In May, about 20 senior executives from some of Australia’s biggest companies sat down in the Melbourne CBD to learn how climate change might affect their business, how businesses in other countries were responding, and how they might follow suit.
Executives from more than a dozen organisations, including BHP, Westpac, Melbourne Water, and First Sentier Investors presented at or took part in Climate Change and Business Risk: Developing a Strategic Approach, a two-day course put on by Monash Sustainable Development Institute, in partnership with ClimateWorks Australia.
Demand for the course – the first of its kind in Australia — was so strong that MSDI is putting on a second, in November.
Around the world, awareness among business that it needs to act on climate change – and the risks to its bottom line if it doesn’t – is growing. When future historians come to mark this change, they’ll assign a critical place to the creation in 2015 of the Task Force on Climate-related Financial Disclosures (TCFD).
The task force was announced by Bank of England Governor Mark Carney and Michael Bloomberg, founder of the Bloomberg financial data empire, during global negotiations over the Paris Agreement.
The task force makes recommendations about how companies and investors should approach and disclose the financial implications of climate change over four key areas: corporate governance, strategy, risk management, and metrics and targets. All four areas are central to the MSDI course.
“Carney and Bloomberg’s work was so influential because it came from the heart of the finance community,” says Dirk Visser, lecturer in MSDI’s sustainable development education program, and director of the Climate Change and Business Risk course.
“These influential leaders said to business, ‘This is something which can disrupt the global economy in the same way as the global financial crisis. So you have to get a handle on it, as the implications for the whole economy and for individual companies could be really, really grave.’”
The task force has developed standardised measures for disclosing climate risk to investors and lenders. Using the measures is voluntary – only France has made it mandatory.
However, a growing number of regulators – including APRA and ASIC in Australia – and law firms strongly endorse the TCFD process, and recommend that listed companies that are exposed to climate change should disclose their potential risk, or face potential legal action. Australia already has the second-most climate change litigation cases in the world, after the United States.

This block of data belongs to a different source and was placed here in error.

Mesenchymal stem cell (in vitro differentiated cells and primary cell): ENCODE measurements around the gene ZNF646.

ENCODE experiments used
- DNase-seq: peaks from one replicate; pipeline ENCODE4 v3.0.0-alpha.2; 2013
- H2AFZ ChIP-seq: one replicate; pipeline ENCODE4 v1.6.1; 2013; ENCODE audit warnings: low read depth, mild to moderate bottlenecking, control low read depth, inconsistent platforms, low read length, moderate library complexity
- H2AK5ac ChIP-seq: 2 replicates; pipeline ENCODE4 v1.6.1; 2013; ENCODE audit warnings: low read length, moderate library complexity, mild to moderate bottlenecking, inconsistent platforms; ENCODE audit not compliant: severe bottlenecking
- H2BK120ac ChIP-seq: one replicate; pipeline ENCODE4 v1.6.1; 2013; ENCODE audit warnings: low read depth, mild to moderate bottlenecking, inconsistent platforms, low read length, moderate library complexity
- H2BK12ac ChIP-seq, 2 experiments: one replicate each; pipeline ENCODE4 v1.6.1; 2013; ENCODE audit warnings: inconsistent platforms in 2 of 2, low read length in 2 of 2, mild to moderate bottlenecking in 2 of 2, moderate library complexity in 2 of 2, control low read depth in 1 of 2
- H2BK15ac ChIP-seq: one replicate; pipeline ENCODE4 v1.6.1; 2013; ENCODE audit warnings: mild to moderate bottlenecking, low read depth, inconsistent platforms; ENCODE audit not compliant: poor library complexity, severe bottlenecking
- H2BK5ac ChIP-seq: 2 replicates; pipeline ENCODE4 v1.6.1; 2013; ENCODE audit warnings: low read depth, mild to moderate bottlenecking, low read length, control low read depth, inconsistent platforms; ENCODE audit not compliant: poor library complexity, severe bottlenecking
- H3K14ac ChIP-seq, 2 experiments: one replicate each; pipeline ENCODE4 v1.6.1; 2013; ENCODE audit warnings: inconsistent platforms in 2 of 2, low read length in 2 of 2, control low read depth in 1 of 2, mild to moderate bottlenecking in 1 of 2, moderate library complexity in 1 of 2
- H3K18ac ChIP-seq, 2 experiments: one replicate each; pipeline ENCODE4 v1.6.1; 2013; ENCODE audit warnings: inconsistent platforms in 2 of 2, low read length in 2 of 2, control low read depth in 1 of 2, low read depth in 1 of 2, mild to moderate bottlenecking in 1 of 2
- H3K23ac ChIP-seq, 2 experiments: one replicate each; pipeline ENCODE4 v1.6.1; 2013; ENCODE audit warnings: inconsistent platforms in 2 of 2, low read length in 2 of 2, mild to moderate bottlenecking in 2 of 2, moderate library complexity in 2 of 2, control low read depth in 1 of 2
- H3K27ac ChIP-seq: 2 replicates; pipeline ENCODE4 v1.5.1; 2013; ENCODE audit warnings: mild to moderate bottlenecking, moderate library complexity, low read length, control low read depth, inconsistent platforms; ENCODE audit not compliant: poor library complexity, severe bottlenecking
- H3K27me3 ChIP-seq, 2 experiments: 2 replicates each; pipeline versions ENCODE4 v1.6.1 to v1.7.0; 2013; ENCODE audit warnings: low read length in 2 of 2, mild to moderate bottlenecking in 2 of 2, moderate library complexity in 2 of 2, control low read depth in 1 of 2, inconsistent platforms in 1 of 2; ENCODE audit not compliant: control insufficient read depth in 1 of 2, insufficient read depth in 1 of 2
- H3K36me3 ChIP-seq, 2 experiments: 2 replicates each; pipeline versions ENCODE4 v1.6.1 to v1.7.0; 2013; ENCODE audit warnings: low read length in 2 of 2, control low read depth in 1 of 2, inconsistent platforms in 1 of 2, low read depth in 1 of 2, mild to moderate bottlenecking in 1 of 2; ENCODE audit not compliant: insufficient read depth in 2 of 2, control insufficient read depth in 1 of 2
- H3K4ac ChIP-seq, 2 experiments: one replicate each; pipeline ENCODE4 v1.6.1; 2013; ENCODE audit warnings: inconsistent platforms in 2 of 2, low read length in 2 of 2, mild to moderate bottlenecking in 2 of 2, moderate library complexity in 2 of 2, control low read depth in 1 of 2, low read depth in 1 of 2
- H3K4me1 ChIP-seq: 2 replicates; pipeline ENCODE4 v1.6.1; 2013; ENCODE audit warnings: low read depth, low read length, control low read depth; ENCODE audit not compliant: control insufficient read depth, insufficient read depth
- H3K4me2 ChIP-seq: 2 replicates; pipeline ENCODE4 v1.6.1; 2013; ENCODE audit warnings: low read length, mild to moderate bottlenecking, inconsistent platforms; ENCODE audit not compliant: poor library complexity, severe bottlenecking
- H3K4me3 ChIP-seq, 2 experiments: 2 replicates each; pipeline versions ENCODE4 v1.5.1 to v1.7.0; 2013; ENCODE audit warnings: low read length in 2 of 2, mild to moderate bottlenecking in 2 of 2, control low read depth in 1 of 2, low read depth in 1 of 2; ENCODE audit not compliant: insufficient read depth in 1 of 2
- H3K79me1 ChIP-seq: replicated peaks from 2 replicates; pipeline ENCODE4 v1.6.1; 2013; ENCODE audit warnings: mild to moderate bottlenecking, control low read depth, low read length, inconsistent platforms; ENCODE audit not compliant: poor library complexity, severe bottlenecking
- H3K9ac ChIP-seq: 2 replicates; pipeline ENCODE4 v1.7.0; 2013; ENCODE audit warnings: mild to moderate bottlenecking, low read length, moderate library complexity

Framework to shape strategy
The Climate Change and Business Risk course shows senior managers and executives how to use the TCFD framework to shape their firm’s strategy and governance, develop climate-related scenarios that inform their risk management approach, and disclose this approach to capital providers.
Risk to business comes in three main forms – physical, transition, and legal risk, says Visser. The first includes the threats climate change presents to plant, capital holdings, supply chains – and even the productivity of employees.
For example, infrastructure and housing portfolios might be exposed to flooding, fire and inundation. Among second-order physical risks, economic studies have shown that overall productivity declines when average temperatures increase above a certain level.
Transition risk includes the danger that companies might have to discontinue a line of business or investment – in fossil fuels or food being flown across the world, for example – because lawmakers say that these operations are no longer possible if the global temperature rise is to be kept below two degrees. Such investments, known as “stranded assets”, are potentially worth many billions of dollars.
The third risk includes a company’s exposure to lawsuits from shareholders and others who allege the firm has failed to sufficiently prepare for the impacts of climate change.
The course provides in-depth information on all three risks, and takes participants through a series of activities in which they have to produce hypothetical scenarios as the basis of developing a climate strategy.
Visser thinks that, while some parts of the Australian business sector are lagging behind counterparts in other high-income countries, few businesses anywhere “are acting with the speed and urgency that is commensurate to the scale of the potential impacts of climate change”.
“The expert contributors at the May seminar pointed out that no company, after doing its climate change scenario analysis, has yet said: ‘You know, this could really hurt our profitability.’ Even oil and gas companies say that climate change might affect their revenues by just a few per cent.
“Yet in many scenarios – all based on strong scientific and economic analyses – you’re talking about several percentage points being wiped off global GDP, and if these scenarios are right, everyone cannot come out OK.”
Huge property market losses
Visser points to a 2019 Climate Council study calculating that climate change and extreme weather could lead to property market losses of $571 billion in Australia by 2030.
“You don’t see that reflected in the scenarios of banks, insurers, asset managers or the property sectors, so it’s a bit of a disconnect,” he says.
Visser, an economist and accountant by training, says he’s “passionate about working with business, because business has the scale and capacity to really help or hinder progress on this issue”.
He also sees huge benefits to business and to Australia if business can address climate change promptly and effectively. “Australia is highly exposed to the impacts of climate change, but is also well-positioned to benefit greatly from a transition to a net zero economy.”
The Article was originally published on Risky business: Helping boardrooms navigate climate change risk.